Professor Aumann won the Nobel Memorial Prize for Economics in 2005 for his work on conflict and cooperation through game theory analysis. However, despite his intellectual prowess - he is a noted professor from the Center of Rationality at Israel's top-level Hebrew University of Jerusalem, he is a visiting professor at Stony Brook University, and is one of the founders of the Center for Game Theory and Economics there - the University has decided to reject the Professor for political reasons.
At a hearing to discuss the candidacy last week, the director, Ami Ayalon, agreed with other board members not to award the title, citing concerns that "the Professor's politics are not in line with the University's values."
Among the board's concerns were remarks by Aumann in 2010 stating that "the most sensible solution" to the Israeli-Arab conflict is "a Jewish state and an Arab state, where the Jewish state is settled by Jews and the Arab state is settled by Arabs."
Aumann also insisted on other religious-Zionist principles, including that "Jerusalem needs to remain Jewish" and citing the importance of religiosity in maintaining a Jewish state. Aumann has reiterated these principles several times before, stressing the importance of maintaining Israel's Jewish heritage.
Adi Arbel, a colleague of the Professor and Projects Manager of the Institute for Zionist Strategies, responded to the move with force. "There is no doubt that for the Nobel Laureate, Professor Israel Aumann, this does not make any difference," he noted.
However, he emphasized that "the illegitimate phenomenon raises questions about how decisions in the past, present and future will be made" and notes that the current board "will be subject to less respect" as a result.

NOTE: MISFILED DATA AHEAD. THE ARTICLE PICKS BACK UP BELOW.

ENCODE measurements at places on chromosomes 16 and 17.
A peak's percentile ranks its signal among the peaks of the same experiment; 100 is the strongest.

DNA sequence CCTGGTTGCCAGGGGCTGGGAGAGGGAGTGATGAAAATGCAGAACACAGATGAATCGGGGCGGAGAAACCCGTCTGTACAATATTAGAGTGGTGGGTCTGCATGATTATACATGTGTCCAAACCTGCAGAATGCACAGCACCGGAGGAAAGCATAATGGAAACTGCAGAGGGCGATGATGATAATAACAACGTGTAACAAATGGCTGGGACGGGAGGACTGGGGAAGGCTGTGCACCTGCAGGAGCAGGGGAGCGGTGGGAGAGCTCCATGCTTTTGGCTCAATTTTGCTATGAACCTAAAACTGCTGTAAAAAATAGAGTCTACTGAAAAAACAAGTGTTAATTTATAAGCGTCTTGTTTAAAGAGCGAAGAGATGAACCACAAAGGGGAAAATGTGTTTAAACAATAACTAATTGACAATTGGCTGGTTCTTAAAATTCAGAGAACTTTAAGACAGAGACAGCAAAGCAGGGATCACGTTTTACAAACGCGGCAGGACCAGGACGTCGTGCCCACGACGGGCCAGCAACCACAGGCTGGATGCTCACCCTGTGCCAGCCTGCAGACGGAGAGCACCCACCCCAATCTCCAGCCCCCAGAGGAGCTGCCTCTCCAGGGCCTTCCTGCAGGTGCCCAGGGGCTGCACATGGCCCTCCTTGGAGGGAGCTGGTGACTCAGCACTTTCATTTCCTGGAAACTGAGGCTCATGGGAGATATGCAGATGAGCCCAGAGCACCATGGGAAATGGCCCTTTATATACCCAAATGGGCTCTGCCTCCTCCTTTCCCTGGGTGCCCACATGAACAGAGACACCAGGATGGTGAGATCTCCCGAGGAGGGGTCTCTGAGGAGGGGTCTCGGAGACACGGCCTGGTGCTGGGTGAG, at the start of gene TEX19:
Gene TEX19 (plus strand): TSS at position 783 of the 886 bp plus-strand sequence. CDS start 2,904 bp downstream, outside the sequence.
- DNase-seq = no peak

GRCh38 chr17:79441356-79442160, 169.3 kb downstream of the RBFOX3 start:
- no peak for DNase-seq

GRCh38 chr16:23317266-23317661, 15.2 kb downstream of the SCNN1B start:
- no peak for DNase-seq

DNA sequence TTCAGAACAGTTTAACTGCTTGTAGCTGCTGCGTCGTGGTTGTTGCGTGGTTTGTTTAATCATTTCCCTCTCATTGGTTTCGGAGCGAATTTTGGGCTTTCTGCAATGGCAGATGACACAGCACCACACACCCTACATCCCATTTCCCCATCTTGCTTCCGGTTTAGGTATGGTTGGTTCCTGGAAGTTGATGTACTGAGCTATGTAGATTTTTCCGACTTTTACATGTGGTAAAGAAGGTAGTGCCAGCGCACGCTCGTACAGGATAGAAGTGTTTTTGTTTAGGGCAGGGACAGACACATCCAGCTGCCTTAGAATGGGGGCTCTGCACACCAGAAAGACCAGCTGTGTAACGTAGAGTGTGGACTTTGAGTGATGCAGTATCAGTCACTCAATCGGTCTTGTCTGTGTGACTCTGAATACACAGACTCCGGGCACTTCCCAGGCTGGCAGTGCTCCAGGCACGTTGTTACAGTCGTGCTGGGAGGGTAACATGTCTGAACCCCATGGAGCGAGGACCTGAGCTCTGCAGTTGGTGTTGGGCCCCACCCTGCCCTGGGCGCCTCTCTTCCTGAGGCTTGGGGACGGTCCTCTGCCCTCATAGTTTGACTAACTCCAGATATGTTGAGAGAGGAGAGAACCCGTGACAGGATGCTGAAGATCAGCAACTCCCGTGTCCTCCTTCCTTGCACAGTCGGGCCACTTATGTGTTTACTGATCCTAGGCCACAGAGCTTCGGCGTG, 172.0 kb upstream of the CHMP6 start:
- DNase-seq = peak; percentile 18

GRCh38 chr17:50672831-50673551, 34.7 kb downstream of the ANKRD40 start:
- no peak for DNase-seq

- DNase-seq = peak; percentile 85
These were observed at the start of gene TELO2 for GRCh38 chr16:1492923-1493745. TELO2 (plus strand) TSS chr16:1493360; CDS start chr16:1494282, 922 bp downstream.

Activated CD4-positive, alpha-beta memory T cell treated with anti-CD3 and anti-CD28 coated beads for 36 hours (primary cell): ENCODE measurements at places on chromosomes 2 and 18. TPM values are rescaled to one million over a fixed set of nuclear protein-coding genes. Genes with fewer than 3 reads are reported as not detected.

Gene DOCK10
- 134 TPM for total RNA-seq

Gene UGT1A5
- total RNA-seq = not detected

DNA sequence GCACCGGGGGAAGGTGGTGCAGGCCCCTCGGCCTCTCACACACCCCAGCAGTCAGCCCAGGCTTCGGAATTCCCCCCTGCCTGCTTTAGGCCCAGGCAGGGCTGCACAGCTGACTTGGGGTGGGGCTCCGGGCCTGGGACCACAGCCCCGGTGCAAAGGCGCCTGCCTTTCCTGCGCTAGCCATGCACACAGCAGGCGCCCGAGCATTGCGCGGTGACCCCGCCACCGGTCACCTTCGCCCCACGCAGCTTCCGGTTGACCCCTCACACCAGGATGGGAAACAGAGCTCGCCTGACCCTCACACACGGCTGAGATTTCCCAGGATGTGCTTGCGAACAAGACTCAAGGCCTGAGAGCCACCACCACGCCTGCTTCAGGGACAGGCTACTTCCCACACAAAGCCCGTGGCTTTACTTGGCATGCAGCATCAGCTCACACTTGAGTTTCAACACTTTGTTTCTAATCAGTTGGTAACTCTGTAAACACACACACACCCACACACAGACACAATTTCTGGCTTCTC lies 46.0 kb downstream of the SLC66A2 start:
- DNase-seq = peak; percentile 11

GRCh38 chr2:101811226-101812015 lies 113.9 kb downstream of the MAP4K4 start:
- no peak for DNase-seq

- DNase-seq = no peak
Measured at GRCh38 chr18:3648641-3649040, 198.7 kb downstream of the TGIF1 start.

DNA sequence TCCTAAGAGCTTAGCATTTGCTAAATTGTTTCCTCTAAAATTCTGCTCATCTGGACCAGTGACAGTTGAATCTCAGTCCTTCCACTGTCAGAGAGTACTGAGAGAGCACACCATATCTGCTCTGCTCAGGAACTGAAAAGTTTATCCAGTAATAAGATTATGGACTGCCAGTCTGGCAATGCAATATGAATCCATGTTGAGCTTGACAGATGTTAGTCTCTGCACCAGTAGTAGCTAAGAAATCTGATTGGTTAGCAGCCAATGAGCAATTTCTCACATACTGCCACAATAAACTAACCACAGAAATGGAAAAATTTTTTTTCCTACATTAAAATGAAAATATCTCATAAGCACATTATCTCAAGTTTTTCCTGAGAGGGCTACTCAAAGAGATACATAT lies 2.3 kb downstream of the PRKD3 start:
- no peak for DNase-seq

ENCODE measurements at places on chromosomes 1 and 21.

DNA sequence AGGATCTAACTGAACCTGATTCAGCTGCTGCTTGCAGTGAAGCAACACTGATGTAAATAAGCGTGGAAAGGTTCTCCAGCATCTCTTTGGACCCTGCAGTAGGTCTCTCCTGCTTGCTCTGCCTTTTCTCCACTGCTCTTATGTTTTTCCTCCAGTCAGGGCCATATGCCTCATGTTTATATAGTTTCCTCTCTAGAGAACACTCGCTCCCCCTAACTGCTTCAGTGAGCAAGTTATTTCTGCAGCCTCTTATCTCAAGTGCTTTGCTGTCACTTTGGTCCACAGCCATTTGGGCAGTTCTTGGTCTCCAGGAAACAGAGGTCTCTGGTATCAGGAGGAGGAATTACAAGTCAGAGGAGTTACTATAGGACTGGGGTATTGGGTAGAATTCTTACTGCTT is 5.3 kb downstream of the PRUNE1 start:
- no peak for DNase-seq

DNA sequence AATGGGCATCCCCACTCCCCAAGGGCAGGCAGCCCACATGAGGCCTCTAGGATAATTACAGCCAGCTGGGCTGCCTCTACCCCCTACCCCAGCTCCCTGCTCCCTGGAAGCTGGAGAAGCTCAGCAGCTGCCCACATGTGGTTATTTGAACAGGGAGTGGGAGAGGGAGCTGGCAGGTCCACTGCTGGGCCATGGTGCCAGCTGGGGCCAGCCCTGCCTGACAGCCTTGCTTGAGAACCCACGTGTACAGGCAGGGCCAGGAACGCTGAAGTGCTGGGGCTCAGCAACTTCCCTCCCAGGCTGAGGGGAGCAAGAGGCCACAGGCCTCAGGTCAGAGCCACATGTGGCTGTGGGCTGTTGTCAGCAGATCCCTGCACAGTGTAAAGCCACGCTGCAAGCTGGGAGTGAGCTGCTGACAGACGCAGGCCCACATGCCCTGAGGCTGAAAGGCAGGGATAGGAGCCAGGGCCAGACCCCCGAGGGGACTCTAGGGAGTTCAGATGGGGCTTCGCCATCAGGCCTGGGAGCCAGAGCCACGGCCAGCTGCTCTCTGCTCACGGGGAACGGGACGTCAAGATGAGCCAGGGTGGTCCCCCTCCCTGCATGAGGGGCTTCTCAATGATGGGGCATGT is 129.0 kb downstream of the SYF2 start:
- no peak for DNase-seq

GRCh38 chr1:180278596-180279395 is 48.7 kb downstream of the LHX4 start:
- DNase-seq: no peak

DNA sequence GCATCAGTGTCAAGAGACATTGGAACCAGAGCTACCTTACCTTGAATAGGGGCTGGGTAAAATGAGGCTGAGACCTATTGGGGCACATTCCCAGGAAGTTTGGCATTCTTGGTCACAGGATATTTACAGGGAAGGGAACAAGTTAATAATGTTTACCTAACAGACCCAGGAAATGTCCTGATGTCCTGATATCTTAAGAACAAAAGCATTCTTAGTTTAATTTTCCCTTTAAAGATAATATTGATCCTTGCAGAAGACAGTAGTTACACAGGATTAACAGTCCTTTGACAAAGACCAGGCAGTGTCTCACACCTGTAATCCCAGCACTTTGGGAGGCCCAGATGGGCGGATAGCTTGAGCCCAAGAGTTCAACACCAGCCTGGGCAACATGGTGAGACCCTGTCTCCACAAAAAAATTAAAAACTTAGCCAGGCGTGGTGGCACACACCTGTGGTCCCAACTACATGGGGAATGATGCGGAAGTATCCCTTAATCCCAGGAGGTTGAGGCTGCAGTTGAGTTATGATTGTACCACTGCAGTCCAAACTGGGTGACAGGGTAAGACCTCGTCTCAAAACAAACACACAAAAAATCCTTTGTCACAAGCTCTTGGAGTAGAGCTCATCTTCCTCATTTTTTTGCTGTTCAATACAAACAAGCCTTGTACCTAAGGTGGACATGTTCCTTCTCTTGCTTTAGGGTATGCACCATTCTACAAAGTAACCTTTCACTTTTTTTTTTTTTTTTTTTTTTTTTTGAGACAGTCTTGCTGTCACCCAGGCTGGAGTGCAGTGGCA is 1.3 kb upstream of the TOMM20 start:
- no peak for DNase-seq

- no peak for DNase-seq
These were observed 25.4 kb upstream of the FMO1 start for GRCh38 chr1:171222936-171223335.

The University of Haifa, for its part, claims that the decision is not yet final. "The selection process for candidates for honorary doctorate is the process has several steps, which only ended up being published with the names of recipients and the reasons [behind the candidacy]," it stated. "The process is not yet over, and discussions along the way are internal and are not for publication."
The University has been the site of anti-Israel activity before. In 2012, during Operation Pillar of Defense, Arab students demonstrated in mourning not of IDF soldiers, but for downed terrorist Ahmed Jabari. The university later made a public statement against the incident and banned further student demonstrations.
Earlier this year, terror victims' advocacy organization Almagor publicly spoke out against the university for providing legal aid to convicted terrorists and murderers.